I have taught grades 2-8 in just about every kind of learning community in our country, from inner city neighborhood schools to private, international, magnet, and charter schools. I have taught English, math, social studies, science, Spanish, and dual language immersion, and I have taught just about every kind of learner there is. There is a good deal you learn in graduate school about how to teach content, but very little they teach you (in my experience) that prepares you for the human side of the craft. Great teachers tend to figure this side out on their own, using their innate emotional intelligence. What they figure out, in a nutshell, is how to create the emotional conditions for learning. They know that if they want their students to take the emotional and intellectual risks to learn—to make themselves vulnerable to struggling in a group—they have to build a container of shared trust and a relationship that creates a foundation of safety.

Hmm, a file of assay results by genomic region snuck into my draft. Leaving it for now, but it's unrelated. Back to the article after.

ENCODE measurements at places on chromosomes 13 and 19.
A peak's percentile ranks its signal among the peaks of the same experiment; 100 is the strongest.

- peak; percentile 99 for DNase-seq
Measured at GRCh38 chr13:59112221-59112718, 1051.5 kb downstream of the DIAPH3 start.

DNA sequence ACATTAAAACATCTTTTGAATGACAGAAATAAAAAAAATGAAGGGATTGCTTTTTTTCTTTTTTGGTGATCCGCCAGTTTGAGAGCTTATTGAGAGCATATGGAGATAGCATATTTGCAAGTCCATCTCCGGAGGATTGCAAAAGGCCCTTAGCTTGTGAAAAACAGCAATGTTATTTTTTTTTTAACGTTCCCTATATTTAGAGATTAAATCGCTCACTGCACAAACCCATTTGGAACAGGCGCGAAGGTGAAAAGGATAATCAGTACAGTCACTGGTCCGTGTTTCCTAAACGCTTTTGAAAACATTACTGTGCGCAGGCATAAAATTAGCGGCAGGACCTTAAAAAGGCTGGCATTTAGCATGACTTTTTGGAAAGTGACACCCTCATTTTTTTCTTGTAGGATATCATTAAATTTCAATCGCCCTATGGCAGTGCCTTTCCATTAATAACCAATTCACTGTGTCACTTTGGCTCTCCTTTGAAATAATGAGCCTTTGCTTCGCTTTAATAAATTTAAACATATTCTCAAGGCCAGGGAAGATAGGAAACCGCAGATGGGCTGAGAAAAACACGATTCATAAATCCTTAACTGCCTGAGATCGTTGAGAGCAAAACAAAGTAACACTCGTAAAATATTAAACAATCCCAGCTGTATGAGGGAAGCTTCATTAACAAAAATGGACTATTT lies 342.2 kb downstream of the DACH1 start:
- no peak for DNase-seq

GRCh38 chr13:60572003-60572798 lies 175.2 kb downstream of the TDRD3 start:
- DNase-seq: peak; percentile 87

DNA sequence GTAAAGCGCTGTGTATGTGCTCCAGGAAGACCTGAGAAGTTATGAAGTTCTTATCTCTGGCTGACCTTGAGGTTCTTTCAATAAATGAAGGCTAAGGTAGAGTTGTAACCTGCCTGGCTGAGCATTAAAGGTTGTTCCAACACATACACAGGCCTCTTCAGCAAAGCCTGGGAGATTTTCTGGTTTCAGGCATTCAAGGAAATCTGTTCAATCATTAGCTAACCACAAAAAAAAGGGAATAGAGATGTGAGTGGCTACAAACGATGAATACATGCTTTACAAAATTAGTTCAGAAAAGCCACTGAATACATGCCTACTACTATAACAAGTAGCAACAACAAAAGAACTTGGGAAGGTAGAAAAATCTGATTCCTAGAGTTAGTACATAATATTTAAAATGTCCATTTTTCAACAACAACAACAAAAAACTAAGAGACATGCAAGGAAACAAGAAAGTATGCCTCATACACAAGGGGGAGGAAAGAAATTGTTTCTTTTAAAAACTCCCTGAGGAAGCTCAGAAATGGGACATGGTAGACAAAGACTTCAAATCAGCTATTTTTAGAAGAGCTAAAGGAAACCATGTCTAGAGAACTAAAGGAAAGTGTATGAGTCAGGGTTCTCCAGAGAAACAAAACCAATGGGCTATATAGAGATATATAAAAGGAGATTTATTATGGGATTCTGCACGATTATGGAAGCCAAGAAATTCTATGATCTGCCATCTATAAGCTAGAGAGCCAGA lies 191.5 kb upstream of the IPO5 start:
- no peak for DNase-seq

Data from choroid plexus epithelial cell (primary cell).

Great leaders must do the same things for their teams as teachers do for their students. They must be attuned to emotional needs and meet those needs to create the safety their teams need to take the risks inherent in striving for excellence. Helping leaders learn how to create these conditions is, I believe, the end goal of leadership coaching.

 

 

In light of the March for Our Lives, do you envision any ways in which coaching of school leaders could improve student safety and mental health in American schools?